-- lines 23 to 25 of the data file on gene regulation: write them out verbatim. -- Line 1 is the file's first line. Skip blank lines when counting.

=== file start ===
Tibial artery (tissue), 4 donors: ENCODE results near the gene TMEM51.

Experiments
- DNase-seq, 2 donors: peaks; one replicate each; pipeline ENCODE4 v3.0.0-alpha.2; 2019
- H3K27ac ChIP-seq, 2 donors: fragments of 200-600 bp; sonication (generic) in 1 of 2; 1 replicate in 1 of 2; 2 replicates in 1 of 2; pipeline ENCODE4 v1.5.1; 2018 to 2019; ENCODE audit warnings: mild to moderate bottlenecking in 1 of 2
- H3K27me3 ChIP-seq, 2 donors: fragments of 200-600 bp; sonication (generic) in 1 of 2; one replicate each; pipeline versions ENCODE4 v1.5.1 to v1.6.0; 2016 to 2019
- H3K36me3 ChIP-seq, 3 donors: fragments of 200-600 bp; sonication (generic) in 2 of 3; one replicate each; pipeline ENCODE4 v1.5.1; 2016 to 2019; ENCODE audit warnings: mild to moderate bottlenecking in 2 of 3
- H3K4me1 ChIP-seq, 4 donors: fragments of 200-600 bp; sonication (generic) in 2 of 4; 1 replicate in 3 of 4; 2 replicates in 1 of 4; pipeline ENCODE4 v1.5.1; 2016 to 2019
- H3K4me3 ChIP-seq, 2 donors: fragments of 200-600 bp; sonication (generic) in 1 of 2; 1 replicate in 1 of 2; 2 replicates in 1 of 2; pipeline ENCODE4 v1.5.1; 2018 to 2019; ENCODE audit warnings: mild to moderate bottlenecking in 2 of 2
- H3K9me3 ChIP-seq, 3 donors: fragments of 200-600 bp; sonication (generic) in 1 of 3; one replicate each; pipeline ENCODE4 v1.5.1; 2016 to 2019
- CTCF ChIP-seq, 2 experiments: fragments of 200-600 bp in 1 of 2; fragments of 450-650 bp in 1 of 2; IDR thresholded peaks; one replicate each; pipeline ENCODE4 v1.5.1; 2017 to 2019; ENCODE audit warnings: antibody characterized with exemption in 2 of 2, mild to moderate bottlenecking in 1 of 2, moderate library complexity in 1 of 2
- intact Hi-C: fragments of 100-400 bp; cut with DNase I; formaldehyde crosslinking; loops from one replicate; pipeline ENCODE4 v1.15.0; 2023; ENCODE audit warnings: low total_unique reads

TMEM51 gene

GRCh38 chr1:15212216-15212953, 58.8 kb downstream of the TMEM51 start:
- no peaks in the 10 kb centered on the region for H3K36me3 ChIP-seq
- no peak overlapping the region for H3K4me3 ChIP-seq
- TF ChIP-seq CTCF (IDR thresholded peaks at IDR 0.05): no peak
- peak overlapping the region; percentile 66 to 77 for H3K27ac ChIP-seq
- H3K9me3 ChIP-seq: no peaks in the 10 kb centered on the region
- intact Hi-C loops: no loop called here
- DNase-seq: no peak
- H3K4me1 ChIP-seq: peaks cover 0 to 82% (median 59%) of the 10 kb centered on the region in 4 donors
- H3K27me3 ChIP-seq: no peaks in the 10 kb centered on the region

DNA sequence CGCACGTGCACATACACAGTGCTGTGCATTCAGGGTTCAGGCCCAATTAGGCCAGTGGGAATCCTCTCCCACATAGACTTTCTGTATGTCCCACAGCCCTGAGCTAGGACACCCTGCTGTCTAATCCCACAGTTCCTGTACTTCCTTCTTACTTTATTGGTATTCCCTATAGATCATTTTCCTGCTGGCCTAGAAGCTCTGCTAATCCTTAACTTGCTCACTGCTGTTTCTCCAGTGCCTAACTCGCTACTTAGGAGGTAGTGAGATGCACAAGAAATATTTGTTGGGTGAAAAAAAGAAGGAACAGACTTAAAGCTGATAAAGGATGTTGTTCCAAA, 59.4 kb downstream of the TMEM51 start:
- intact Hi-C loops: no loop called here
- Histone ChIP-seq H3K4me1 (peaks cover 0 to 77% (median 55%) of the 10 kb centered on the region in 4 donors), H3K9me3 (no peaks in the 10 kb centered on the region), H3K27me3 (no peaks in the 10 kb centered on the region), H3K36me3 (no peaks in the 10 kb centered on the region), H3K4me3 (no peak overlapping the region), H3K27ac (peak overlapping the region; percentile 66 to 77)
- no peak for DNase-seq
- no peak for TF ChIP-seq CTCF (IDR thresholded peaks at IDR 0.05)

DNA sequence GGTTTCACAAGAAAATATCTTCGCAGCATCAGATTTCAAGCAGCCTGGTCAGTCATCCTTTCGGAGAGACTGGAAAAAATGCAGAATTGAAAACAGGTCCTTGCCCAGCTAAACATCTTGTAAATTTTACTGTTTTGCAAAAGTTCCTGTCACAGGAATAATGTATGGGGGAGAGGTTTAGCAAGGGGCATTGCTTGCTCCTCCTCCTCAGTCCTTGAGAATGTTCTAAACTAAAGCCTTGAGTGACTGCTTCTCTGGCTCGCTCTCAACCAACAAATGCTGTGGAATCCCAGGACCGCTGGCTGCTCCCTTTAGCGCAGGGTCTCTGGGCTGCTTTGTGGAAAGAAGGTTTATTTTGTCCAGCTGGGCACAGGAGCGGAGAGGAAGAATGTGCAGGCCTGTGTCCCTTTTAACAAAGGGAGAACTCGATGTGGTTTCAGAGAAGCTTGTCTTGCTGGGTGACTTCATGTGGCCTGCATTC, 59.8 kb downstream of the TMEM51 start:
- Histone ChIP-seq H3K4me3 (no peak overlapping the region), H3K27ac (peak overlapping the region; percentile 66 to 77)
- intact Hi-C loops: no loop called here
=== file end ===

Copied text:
DNA sequence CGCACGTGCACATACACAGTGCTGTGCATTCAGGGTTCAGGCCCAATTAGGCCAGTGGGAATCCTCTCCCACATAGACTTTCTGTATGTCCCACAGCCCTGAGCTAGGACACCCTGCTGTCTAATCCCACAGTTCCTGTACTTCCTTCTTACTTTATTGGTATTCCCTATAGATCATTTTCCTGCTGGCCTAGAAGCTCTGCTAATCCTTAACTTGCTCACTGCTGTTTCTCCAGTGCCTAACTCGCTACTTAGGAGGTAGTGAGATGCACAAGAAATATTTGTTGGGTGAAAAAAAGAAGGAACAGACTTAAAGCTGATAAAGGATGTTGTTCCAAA, 59.4 kb downstream of the TMEM51 start:
- intact Hi-C loops: no loop called here
- Histone ChIP-seq H3K4me1 (peaks cover 0 to 77% (median 55%) of the 10 kb centered on the region in 4 donors), H3K9me3 (no peaks in the 10 kb centered on the region), H3K27me3 (no peaks in the 10 kb centered on the region), H3K36me3 (no peaks in the 10 kb centered on the region), H3K4me3 (no peak overlapping the region), H3K27ac (peak overlapping the region; percentile 66 to 77)